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El Camino: A Breaking Bad Movie

El Camino – A Breaking Bad Movie: The Hit Show’s Brief Return

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  • Aaron PaulJonathan Banks...
  • Action & Adventure
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  • Vince Gilligan
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Mariam Nowar
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El Camino – A Breaking Bad Movie: The Hit Show’s Brief Return

(Image credit: Rolling Stone)

Long gone are the days of Jesse Pinkman and Walter “Heisenberg” White’s eerie sessions in their iconic aprons and neon yellow hazmat suits. Vince Gilligan’s latest Breaking Bad venture, El Camino goes on the run with meth-cooking prodigy, Jesse Pinkman. Why is Pinkman on the run, exactly? Can it possibly be that his past has come to haunt him? If that is what you are wondering before you hit play, you will still be having a few questions when the credits roll.

The main protagonist, Pinkman, is played by American actor Aaron Paul. Fans of the Breaking Bad series were captivated by his funny catchphrases and dim-witted nature, but El Camino sees a brand-new fugitive Pinkman stepping up his street smart game to escape the manhunt out for him after his cooking partner’s passing. Covered in scars, Paul disappears into his role, offering a very believable performance of the internal struggles that Pinkman suffers. The dark comedy in Gilligan’s writing tone sends the viewer into guilty rounds of laughter over Pinkman’s unfortunate luck, which has him barely escaping dire situations and authorities in time.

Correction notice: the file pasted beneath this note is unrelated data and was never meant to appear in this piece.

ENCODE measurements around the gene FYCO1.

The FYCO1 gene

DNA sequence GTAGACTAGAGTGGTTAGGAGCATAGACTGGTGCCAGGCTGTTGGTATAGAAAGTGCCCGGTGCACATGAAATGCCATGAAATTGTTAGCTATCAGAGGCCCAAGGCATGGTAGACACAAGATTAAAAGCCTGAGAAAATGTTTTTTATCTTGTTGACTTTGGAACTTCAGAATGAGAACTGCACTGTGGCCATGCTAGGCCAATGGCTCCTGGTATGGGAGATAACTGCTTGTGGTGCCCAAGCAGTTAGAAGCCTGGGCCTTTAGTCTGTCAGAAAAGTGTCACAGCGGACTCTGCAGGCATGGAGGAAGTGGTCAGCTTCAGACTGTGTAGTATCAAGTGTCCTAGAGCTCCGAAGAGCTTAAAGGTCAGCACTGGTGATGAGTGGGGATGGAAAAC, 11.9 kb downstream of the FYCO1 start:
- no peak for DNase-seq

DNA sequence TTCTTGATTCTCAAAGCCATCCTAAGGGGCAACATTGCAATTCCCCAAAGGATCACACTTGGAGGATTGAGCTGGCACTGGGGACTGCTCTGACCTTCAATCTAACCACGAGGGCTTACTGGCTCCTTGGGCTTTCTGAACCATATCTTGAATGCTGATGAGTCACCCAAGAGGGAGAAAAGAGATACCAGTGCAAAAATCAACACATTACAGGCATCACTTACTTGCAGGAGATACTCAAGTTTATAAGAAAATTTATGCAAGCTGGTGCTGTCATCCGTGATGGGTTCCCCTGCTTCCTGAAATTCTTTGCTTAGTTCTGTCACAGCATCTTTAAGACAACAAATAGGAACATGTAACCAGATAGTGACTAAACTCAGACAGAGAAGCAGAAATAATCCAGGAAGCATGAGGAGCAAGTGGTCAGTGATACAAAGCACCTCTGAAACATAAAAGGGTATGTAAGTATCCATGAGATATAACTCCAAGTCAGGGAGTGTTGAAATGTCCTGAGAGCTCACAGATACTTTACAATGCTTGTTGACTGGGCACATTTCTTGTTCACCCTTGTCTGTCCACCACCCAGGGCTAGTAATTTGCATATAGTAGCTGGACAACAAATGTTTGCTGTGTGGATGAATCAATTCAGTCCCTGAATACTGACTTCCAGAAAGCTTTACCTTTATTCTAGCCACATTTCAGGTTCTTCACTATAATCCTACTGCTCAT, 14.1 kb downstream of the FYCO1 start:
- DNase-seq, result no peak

Right after the discovery of White’s body by the police, Pinkman fled the scene in his capturer’s El Camino car. He had previously been detained by a bunch of outlaws and forced to cook meth for them as they held him in a cage. He visits places of his captivity during a journey to retrieve money for his getaway from New Mexico to Alaska, which is propelled by his reunion with his good friends, Skinny Pete and Badger, along with the “disappearer” Ed Galbraith.

A catalyst scene shows Pinkman watching his parents on television beg him to turn himself in, which he dismisses in search for freedom from all his current situation, yet inflicts great compassion and growth on his character. Master scenes include Pinkman burning down a particular building that Jack’s crew had chained him up in, as well as his flashbacks with people who have departed his life for good.

El Camino has, at least for a short while, given fans a window of opportunity to continue the roller coaster of plot twists that Breaking Bad supplied in plenty throughout its six-year run. Personally, our brief encounter with Pinkman’s threatening standoffs was indeed exhilarating, but I do not feel like the film has truly let me into his mind. Although, his elongated silence throughout the movie speaks volumes about the level of trauma he is enduring, and enables the viewer to decide how they think he feels instead. All in all, you learn that change is possible and people can grow from their past if they are willing.

Also, you never really know what happens to the El Camino!




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Breaking Bad (2008) and Better Call Saul (2015).

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